A new report was published today by the Institute of Medicine (IOM) regarding weight gain of pregnant women. Not since 1990 have the guidelines regarding weight gain during pregnancy been reviewed. In the past 20 years, the demographics of pregnancy have evolved and as such, it is clearly time to rethink the information being provided to pregnant women and their caregivers.
There is now more diversity amongst pregnant women than there was in 1990, as well as more multiple births and pregnant women tend to be older than they used to be. The most daunting statistic is that more women today become pregnant while overweight or obese, and continue to gain weight, putting themselves at risk for chronic disease and increasing health risks for the baby.
“Women not only should be within a normal BMI range when they conceive, but also should gain within the ranges recommended in the new guidelines,” per the new IOM report.
A committee was formed at the IOM to re-examine the pregnancy weight guidelines, and focused on “factors that affect pregnancy begin before conception and continue through the first year after delivery.”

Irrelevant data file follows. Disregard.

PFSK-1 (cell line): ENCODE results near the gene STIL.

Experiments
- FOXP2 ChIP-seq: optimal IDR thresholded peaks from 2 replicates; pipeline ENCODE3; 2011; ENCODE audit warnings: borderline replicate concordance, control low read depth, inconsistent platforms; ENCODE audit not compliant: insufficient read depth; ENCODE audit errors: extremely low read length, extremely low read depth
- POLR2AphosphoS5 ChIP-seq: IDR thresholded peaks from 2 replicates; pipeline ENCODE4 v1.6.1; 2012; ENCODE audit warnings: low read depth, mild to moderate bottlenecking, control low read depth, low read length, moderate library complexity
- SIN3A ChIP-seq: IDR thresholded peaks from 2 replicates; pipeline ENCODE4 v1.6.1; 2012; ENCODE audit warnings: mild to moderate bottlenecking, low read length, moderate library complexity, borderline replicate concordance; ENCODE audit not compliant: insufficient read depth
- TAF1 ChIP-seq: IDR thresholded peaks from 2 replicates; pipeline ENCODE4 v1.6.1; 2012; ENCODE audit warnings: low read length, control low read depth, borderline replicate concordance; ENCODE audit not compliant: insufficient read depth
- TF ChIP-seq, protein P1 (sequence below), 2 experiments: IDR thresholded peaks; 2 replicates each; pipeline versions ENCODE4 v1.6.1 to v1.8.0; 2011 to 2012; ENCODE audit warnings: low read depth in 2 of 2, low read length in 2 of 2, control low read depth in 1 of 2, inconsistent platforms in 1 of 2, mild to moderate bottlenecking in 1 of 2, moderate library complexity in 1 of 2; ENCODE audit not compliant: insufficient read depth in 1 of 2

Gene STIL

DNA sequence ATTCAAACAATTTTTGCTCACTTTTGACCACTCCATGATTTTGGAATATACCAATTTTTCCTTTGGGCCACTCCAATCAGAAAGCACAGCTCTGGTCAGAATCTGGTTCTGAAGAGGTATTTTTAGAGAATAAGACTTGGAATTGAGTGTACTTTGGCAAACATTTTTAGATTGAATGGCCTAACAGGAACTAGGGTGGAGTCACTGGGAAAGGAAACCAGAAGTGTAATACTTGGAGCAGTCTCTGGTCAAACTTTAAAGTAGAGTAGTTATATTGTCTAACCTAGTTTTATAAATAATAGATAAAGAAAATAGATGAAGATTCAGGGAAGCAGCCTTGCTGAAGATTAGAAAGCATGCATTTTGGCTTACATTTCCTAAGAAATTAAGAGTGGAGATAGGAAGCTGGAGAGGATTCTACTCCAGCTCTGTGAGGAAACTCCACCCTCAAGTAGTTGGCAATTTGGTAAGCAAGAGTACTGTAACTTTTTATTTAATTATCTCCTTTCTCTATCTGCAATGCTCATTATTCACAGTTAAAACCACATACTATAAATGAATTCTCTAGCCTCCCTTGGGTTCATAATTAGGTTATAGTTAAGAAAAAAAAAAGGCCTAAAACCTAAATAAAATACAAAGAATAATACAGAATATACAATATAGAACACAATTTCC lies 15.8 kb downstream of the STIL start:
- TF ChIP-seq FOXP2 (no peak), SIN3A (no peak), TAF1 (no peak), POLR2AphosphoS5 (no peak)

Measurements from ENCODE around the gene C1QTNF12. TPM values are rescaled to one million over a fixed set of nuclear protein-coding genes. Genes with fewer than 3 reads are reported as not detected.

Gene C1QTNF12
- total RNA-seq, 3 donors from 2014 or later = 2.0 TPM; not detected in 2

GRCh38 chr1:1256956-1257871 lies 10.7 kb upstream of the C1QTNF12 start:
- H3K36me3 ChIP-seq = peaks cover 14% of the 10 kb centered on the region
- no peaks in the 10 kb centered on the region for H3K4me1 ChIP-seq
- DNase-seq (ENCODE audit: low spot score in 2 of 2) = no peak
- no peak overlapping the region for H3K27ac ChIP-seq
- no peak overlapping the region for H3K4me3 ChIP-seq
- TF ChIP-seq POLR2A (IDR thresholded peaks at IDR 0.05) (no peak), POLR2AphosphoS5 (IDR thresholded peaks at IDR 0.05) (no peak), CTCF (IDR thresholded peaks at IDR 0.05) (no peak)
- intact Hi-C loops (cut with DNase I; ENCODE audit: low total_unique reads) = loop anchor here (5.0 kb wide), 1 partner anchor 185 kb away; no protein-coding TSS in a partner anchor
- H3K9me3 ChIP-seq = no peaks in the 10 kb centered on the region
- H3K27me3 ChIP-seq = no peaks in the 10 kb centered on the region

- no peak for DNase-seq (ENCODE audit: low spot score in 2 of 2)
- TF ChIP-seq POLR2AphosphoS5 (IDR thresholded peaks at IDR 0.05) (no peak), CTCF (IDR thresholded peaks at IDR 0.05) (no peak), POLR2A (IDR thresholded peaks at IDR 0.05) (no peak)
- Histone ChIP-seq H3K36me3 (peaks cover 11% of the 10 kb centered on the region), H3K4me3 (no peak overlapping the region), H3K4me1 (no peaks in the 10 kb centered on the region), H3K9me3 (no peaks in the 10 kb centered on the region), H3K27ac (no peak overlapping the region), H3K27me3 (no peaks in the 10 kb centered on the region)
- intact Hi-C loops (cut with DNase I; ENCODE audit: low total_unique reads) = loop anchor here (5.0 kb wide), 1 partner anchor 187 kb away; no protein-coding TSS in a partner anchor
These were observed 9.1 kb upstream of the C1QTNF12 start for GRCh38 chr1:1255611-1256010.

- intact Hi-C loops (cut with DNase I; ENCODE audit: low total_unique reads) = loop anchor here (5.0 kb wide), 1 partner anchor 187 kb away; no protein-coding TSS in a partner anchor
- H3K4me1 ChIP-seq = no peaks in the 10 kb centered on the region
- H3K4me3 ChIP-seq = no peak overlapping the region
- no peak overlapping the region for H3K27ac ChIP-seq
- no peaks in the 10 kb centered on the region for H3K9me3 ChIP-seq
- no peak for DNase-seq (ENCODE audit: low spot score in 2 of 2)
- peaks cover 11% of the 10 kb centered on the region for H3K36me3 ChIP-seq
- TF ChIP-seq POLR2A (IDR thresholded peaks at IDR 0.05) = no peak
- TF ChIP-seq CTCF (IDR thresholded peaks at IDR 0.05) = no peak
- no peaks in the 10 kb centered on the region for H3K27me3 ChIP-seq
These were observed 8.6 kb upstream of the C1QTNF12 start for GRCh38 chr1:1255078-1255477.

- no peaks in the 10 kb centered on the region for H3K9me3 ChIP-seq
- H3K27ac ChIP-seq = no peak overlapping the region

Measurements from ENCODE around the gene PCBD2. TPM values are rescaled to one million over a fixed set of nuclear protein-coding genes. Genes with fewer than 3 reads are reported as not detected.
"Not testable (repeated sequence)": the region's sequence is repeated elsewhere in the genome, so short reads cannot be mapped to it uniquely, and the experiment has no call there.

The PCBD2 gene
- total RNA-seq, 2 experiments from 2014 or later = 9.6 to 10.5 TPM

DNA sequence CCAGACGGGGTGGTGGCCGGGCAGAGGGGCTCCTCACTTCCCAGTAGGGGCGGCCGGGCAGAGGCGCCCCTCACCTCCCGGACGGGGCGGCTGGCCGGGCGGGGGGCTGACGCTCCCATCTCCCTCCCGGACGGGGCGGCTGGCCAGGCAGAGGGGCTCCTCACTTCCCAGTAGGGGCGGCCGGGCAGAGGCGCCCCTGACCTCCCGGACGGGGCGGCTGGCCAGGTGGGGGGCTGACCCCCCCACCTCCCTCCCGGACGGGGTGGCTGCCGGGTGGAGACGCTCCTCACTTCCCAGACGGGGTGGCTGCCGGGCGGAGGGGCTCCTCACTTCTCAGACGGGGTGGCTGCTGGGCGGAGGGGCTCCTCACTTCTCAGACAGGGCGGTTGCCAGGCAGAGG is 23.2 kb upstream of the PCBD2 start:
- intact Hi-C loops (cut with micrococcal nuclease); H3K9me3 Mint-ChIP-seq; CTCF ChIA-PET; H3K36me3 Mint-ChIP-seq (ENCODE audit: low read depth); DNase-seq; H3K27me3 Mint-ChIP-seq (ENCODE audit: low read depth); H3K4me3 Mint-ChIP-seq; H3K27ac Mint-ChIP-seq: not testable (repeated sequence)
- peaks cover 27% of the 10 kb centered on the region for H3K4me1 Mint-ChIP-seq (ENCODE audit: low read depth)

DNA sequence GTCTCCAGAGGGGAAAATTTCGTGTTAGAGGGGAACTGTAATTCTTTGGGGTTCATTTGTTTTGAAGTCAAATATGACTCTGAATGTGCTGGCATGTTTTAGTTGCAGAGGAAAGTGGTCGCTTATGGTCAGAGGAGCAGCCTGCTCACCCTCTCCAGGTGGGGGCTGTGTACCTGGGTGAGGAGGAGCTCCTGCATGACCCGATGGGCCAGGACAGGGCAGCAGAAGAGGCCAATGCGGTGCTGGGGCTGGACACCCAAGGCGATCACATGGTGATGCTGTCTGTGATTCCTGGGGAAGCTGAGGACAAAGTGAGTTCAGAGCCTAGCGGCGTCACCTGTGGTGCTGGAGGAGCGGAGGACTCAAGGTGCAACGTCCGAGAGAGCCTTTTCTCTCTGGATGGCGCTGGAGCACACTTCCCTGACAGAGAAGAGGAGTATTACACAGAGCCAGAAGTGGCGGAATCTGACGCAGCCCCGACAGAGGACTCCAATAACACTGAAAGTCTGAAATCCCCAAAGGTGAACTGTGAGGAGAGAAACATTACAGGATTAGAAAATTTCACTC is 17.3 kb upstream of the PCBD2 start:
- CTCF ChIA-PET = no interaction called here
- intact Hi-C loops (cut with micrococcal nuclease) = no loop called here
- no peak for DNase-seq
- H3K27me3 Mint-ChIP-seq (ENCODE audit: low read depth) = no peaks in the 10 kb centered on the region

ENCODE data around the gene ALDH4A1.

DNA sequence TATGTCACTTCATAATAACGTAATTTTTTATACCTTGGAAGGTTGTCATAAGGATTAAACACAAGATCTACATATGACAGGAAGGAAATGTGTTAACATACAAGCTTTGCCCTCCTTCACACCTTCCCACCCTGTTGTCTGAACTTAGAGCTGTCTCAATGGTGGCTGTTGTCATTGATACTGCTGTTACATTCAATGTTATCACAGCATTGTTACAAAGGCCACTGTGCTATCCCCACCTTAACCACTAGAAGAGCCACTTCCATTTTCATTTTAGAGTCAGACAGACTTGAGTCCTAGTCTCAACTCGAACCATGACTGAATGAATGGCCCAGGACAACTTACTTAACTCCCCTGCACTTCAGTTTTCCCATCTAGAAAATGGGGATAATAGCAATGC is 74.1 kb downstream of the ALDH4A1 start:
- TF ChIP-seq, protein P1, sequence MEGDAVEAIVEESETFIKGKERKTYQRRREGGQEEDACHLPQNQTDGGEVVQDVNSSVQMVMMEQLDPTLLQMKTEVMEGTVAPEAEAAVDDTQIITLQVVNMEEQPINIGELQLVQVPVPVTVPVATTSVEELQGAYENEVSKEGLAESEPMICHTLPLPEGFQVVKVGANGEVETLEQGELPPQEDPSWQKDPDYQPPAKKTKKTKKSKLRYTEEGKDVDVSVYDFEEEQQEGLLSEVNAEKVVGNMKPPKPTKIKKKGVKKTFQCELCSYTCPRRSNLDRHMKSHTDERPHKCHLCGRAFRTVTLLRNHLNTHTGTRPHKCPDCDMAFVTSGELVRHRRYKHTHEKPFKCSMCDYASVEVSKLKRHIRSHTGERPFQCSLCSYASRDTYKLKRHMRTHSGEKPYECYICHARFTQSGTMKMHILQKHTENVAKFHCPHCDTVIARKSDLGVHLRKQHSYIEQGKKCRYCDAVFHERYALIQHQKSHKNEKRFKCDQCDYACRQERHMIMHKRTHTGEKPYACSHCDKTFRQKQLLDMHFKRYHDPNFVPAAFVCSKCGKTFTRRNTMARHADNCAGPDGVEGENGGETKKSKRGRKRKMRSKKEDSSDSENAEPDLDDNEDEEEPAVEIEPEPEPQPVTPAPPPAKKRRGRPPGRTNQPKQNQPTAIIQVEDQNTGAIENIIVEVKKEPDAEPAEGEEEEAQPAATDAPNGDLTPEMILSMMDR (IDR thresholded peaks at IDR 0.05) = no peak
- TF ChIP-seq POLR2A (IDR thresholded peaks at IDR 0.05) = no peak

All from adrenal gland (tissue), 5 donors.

An agreement was made that “One of the most important modifiers of pregnancy weight gain and its impact on a mother’s and her baby’s health is a woman’s weight at the start of pregnancy.” The best measure of this is BMI, and the guidelines have been updated to match the World Health Organization (WHO) BMI categorizations.
The new IOM guidelines on pregnancy weight gain differ from the old in two significant ways:
- Now based on WHO BMI categorizations, rather than Metropolitan Life insurance tables.
- Offers specific, relatively narrow ranges of recommended weight gain for obese women.
The new guidelines suggest that a woman of normal weight (BMI range of 18.5-24.9) should have a total weight gain of 25-35 pounds during pregnancy with about one pound/week gained in the last two trimesters. For obese women, they should have a total weight gain of 11-20 pounds with about .5 pound/week gained in the last two trimesters.
Advisements for special circumstances include:
- Pregnant teens should follow adult BMI categorizations.
- Twin pregnancy weight gain should be for normal BMI 37-54 pounds, overweight 31-50 pounds and obese 25-42 pounds.
The IOM encourages that these weight gain guidelines be followed in conjunction with dietary and exercise recommendations provided by your physician or caregiver.
Learn your BMI now with our free BMI calculator.
See the full report at IOM.
May 28th, 2009